Therapy-animals boost well-being

Animal-assisted therapy is a growing field that can help with a range of physical, emotional and mental health challenges. In Cayman, two programmes tap into the therapeutic benefits of animals: Healing Paws and Equine-Assisted Psychotherapy (EAP).


Healing Paws is a volunteer organisation that uses therapy dogs to provide comfort and support in a variety of settings, such as schools, hospitals and nursing homes.

Therapy dogs are trained to help people cope with a range of emotional issues, or can simply brighten someone’s day during visits.

“Animals have wonderful healing skills,” says Dr. Denise Osterloh, medical director
of Healing Paws. “We have seen through this programme that positive human-animal interactions have improved the physical, emotional and psychological lives of those we have served.”

Healing Paws therapy dogs and their handlers work with such groups as the Special Needs Foundation, Lighthouse School and The Pines Retirement Home.

“We have seen our therapy teams give unconditional love, boost self-esteem and relieve loneliness and boredom,” says Dr. Osterloh. “Therapy animals involved with children result in helping them learn empathy and nurturing skills.”

Therapy dogs can also improve a patient’s mindset and reduce the perception of pain.

“Often, the presence of a therapy animal improves a patient’s outlook with respect to their illness – they provide an escape from the pain they may be in by providing comfort,” added Dr. Osterloh.

Launched on a small scale in 2011, she joined Healing Paws more than four years ago, working with Tracy Stone, Fiona Graham, and dog trainer Heidi Suarez to build the programme.

“We decided to make Healing Paws more of a programme in which we could start training other people with their dogs to be able to use pet therapy as an instrument of rehabilitation and therapeutic modality in the Cayman Islands,” she says.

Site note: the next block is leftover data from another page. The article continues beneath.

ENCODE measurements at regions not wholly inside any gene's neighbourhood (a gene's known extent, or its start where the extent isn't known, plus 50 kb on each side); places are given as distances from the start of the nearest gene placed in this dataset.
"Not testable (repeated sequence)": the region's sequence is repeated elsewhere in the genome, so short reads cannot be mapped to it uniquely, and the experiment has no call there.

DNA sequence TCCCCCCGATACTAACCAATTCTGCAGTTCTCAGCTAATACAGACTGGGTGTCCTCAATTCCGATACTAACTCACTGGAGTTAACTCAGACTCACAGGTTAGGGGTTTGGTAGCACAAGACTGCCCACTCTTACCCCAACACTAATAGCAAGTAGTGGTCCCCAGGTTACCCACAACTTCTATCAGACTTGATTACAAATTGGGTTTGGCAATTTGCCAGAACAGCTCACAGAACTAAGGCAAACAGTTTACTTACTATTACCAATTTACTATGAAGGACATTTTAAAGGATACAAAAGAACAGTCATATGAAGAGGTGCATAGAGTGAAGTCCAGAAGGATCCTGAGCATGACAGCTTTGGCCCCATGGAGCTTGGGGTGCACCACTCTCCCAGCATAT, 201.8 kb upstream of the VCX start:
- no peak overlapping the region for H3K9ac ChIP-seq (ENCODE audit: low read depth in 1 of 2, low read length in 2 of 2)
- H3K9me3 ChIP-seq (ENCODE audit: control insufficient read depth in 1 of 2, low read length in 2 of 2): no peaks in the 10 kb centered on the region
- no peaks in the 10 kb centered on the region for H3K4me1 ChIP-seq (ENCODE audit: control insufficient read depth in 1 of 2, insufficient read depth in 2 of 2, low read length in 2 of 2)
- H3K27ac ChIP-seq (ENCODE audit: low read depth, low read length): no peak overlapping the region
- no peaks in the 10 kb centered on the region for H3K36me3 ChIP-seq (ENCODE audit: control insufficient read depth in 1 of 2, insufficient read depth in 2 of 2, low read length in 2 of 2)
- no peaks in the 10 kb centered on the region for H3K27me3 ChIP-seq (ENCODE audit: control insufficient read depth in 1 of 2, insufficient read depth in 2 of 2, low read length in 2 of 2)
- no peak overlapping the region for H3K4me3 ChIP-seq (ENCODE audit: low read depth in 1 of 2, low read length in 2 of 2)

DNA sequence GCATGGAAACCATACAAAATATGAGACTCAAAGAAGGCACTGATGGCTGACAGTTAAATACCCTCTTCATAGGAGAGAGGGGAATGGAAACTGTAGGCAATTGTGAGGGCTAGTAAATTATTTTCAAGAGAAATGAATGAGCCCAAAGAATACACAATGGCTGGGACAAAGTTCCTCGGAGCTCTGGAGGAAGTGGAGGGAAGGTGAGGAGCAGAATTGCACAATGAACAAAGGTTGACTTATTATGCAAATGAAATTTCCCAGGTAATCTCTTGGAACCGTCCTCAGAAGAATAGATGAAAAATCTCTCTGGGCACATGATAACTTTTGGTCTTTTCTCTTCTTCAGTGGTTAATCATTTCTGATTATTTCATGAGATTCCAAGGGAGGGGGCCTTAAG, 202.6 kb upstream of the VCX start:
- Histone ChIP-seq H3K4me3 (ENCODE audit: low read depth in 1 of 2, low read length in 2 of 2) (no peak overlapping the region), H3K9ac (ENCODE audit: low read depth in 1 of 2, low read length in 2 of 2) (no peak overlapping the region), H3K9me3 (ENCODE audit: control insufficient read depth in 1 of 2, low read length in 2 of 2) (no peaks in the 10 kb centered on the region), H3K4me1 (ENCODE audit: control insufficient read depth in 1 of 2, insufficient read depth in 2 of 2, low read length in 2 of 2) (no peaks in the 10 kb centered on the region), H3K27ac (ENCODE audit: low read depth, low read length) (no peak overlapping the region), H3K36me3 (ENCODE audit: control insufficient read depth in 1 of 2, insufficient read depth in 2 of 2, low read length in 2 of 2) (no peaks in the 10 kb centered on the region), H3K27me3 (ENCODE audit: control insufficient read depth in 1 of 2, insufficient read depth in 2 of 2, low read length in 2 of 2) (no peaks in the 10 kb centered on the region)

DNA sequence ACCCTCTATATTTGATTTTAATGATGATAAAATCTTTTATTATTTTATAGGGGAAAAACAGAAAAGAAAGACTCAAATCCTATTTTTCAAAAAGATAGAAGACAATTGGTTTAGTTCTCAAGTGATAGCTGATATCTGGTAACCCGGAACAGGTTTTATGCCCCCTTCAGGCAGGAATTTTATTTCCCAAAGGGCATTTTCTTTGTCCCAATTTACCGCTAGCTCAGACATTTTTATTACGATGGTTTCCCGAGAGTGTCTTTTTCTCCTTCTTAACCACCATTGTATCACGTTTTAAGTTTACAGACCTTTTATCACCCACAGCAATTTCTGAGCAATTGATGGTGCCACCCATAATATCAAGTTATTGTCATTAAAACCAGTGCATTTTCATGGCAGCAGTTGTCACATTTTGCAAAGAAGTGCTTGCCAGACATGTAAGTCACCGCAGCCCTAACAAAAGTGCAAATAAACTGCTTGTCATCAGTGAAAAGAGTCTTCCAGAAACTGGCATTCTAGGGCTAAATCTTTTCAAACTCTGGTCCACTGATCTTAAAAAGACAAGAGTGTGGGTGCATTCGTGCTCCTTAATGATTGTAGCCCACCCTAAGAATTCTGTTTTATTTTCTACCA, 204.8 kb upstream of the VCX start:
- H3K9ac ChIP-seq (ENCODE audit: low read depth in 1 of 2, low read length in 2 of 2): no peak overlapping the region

Equine-assisted psychotherapy incorporates horses into the therapeutic process.

“The therapeutic benefits of interacting with animals is well- documented but (EAP) takes
the work with the animals to a deeper level,” says Dr. Alexandra Bodden, whose clinic OnCourse Cayman offers EAP co-facilitated by Shanna Pandohie, equine specialist and owner of Cowboy Town Stables.

OnCourse Cayman offers EAP through the Equine Assisted Growth and Learning Association (EAGALA) model, where a mental health professional and an equine specialist work with the client in the arena.

“Whatever happens in people’s lives tends to also play out in the arena,” says Dr. Bodden.

The model involves only ground-level work, no riding, so that the horses can freely respond. Horses are keen observers, and often mirror a client’s behaviour or emotions. “This is what makes them great for therapy as they will respond to persons as they feel and perceive them, providing genuine, in-the-moment feedback,” says Dr. Bodden.

This form of therapy can be helpful for emotional or relationship difficulties, as well as those coping with trauma or addiction.

“When persons (or teams) are open to the work with the horses, they often learn a lot about themselves,” says Dr. Bodden. “It is such a novel experience that people often continue to develop insights even days or weeks after the session.”